First published in the Sun Herald, July 6, 1980.
WIMBLEDON AGAIN FOR EVONNE, A DETERMINED MUM
LONDON, Saturday – Evonne Cawley, the new Wimbledon women’s tennis champion, last night gave a strong hint that she will not retire for at least another year.
Mrs Cawley defeated Chris Evert-Lloyd 6-1, 7-6, in a dramatic final to repeat her 1971 triumph.
The 1980 Wimbledon women’s singles final was won by Evonne Cawley, who defeated Chris Evert-Lloyd of America 6-1, 7-6 to become the first mother to win the title in 65 years.Credit:Syndication International
She is the first mother to win the Wimbledon crown since Britain’s Lambert-Chambers in 1914, and is now likely to sign an endorsement contract with a baby foods firm worth at least $1 million.
The Mark McCormack organisation, which represents her, is certain to arrange other lucrative commercial deals.
With the opportunities to make a fortune quickly, Evonne and her husband, Roger, are sure to delay having a second child.
Evonne says she will play a few tournaments in Australia next summer and defend her Wimbledon title in 1981.
Asked whether her victory would affect her child bearing-schedule, she replied “It could. This sort of thing does spur you on a bit.”
She brushed away tears as she talked to the world press after yesterday’s victory.
“I was alright until I left the centre court and saw some good friends,” she said.
Winning her second Wimbledon crown, she added, was the most emotional moment she had experienced, since her daughter, Kelly, was born three years ago.
The new, determined and tenacious Evonne Cawley surprised and delighted the Wimbledon crowd and millions of viewers around the world.
There was no trace of the nerves which have deprived her of victory on other big occasions.
Elation for the new women’s singles champion in 1980, Evonne Cawley.Credit:Syndication International
“I was really determined today,” she said. “I thought that if I was going to get that far this time, I really wanted to do it.
“In the past when I have played finals I have felt too loose and not aggressive enough. I haven’t wanted to win badly enough.
“I really wanted it this time. I knew if I played reasonably well against Chris I had a good chance of winning, and I wasn’t going to let that go by.
“But if it had gone to three sets I would have had more problems.”
Many thought a 55-minute rain interruption in the second set would upset Evonne’s concentration and possibly destroy the effortless rhythm of her game.
The score was one game all and 15-15 on Chris Lloyd’s service when the adjournment was ordered.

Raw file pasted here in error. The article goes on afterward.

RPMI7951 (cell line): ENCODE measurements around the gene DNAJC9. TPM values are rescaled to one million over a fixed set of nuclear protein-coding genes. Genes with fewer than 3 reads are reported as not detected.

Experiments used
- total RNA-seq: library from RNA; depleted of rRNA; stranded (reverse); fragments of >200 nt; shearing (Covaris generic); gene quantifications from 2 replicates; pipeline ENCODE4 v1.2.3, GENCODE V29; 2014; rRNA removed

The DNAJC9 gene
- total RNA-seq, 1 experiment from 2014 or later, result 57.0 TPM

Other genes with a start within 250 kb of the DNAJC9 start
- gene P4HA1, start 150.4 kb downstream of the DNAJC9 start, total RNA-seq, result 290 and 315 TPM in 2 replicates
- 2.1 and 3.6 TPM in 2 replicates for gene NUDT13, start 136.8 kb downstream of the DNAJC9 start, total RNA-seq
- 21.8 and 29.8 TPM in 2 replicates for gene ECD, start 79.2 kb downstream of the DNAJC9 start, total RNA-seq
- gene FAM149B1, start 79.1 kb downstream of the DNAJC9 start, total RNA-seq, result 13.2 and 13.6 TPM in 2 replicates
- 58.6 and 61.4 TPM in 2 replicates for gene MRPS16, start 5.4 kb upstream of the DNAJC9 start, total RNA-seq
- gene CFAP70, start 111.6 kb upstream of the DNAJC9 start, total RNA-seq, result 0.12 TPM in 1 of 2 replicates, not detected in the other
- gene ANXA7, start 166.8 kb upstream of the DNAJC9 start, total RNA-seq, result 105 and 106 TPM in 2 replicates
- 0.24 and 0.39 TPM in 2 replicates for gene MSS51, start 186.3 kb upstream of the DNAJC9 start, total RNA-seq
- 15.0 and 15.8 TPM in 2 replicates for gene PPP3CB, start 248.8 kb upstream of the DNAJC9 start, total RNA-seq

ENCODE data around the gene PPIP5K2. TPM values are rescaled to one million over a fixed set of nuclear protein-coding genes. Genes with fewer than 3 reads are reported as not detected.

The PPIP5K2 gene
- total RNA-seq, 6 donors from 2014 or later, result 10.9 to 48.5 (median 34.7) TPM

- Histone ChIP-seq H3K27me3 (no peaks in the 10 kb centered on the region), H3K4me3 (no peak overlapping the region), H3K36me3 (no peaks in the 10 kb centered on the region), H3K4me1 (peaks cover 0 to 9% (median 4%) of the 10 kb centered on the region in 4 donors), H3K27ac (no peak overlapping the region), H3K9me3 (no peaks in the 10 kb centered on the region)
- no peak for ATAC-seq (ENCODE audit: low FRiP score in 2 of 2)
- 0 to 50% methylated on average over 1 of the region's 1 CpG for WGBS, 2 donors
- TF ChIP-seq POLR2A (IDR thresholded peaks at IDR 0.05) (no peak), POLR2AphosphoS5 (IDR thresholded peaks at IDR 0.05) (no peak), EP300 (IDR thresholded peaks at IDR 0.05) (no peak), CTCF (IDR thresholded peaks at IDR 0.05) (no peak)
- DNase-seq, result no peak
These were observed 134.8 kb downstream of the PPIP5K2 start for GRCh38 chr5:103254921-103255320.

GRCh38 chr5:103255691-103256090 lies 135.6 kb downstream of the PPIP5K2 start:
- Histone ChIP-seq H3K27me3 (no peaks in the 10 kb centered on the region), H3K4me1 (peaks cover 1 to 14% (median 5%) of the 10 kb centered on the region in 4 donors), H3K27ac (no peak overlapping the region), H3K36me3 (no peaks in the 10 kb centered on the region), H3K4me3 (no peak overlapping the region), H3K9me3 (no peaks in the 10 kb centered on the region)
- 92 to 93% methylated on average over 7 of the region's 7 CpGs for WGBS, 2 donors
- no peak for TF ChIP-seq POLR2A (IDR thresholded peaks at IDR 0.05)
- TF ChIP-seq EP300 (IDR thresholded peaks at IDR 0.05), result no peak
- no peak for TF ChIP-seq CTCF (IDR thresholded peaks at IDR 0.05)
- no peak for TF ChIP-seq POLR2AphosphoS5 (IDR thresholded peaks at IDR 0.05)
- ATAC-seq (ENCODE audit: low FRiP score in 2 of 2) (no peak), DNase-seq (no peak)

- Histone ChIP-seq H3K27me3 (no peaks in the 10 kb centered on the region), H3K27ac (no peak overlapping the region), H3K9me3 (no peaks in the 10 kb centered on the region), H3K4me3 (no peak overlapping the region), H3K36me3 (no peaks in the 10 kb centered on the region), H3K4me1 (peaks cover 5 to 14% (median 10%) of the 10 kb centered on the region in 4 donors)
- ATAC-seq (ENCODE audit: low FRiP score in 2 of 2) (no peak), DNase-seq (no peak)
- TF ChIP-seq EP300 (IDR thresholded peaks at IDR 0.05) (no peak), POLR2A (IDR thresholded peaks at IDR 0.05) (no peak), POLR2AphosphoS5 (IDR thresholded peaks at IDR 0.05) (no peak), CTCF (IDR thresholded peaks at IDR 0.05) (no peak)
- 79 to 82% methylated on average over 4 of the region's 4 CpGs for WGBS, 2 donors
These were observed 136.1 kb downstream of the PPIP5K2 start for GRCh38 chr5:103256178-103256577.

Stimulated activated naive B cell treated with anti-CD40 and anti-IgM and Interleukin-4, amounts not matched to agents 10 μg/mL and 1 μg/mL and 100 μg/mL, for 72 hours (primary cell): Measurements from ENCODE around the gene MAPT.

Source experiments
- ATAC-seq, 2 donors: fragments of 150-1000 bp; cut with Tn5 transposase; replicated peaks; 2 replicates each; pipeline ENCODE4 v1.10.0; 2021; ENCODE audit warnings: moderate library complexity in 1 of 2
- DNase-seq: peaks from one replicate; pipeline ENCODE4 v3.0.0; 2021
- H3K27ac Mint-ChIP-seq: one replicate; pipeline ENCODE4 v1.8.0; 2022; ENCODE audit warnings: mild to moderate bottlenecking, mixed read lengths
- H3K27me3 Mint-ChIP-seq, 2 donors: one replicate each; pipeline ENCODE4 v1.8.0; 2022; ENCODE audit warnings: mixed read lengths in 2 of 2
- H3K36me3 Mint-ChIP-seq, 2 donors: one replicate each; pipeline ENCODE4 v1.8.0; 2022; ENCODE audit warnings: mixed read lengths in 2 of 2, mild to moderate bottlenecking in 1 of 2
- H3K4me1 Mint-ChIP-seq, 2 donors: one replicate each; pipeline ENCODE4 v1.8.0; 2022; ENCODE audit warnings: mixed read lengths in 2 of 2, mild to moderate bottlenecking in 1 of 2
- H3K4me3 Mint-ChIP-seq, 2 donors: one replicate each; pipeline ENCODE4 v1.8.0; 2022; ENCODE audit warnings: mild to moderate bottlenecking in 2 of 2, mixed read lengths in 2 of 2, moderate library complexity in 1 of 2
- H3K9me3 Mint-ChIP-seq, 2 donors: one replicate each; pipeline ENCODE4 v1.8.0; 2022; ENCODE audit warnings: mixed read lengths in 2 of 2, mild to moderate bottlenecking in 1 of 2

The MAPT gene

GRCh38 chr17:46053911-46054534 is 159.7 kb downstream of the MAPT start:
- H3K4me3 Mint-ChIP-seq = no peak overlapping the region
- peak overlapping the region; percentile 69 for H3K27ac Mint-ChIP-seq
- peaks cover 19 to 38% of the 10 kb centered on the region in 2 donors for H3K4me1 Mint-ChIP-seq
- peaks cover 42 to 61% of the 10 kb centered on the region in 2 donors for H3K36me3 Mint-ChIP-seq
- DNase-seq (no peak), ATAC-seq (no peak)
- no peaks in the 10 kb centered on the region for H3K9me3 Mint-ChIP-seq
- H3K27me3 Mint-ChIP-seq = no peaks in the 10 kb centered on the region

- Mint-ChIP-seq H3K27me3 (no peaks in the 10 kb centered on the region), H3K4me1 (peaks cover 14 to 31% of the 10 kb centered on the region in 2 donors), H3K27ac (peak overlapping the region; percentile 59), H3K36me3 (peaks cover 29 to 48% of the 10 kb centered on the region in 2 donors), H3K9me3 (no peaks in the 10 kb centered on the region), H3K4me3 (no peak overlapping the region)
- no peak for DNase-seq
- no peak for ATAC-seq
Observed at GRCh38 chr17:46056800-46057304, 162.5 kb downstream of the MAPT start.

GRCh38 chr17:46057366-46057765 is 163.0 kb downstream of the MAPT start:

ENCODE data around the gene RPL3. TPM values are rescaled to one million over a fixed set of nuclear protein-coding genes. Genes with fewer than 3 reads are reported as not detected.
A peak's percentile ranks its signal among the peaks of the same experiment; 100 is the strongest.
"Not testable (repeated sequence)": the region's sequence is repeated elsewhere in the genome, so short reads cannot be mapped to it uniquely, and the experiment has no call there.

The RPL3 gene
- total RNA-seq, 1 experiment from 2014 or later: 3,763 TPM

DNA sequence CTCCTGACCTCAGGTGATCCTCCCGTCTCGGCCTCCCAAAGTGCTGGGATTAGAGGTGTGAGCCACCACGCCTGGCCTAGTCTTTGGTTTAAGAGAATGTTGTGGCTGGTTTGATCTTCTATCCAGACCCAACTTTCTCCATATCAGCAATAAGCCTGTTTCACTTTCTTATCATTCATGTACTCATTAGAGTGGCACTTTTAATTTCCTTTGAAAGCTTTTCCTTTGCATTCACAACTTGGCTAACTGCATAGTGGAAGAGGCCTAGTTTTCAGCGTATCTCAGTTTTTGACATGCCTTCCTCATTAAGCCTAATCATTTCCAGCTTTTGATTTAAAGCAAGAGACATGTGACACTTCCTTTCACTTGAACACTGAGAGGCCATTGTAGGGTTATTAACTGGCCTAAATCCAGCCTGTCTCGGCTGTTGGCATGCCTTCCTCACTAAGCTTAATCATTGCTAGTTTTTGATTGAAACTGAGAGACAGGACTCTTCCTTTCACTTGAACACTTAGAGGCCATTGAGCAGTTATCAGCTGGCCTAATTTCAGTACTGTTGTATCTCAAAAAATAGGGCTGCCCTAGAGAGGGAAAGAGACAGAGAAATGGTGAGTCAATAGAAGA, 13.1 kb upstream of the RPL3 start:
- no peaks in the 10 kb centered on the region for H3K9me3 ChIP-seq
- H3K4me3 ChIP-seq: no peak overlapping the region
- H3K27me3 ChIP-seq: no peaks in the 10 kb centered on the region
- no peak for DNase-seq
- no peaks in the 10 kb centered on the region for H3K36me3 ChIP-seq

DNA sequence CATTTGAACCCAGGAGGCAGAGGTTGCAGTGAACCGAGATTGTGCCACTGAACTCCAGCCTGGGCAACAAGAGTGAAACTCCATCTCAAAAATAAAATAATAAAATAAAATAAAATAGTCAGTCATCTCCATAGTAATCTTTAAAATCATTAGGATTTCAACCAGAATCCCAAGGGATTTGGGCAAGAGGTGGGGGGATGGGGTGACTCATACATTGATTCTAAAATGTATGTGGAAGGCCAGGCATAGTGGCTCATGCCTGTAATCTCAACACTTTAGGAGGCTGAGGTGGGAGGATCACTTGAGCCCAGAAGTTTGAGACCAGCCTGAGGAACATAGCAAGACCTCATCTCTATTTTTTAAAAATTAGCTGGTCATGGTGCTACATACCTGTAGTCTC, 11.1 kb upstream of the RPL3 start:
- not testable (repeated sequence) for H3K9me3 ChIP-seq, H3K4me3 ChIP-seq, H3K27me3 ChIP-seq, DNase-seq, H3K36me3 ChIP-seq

“I was a bit worried because I had got off to such a good start,” Evonne said.
“I knew that against Chris you don’t win until the last point. We have had so many close matches.”
In the dressing-room she said she had a shower because she didn’t want to get cold. She changed her clothes, had a cup of tea, and “just relaxed.”
When the players returned to the court, it was the normally ice-cool Chris Lloyd who seemed the more nervy.
She did not win another point on her service game, and was soon down 0-3.
But then she fought back strongly to level at 3-3, and fortunes fluctuated for the rest of the set until the Australian won a nerve-wracking tie-breaker 7-4.
Evonne said that when she dropped her service in the fifth, seventh and 11th games it made her more determined.
Each time, she immediately broke back.
“I was getting madder with myself,” she said.
Evonne dropped out of tennis in 1977 when her baby was born by caesarean section.
“I came back because I wanted to make sure that that was what I really wanted to do,” she said.
“I wanted to see if tennis and having a family would mix.
“But everything worked out well. Kelly was a good traveller and I was actually happier when she was with me on tour.”
A more frustrating time, she said, was when she injured her ankle early in 1978.
She struggled to get fit for Wimbledon 1978 but collapsed in anguish with a torn calf muscle in her semi-final with Martina Navratilova when close to winning.
It took nine months to recover from the calf muscle and ankle injuries.
But she was really not in top physical condition when she lost to Chris Lloyd in a 1979 Wimbledon semi-final.
Evonne spent hundreds of hours on a fixed bicycle building up her muscles.
“It was very monotonous, and there were a few times when I wondered if all the work and frustration were worth it.
“I knew I had to do it if I was going to play again. But when injuries take a long time to heal you begin to have your doubts.”
Fortunately, Roger Cawley was always encouraging his wife.
“He has given me confidence in myself,” she said.
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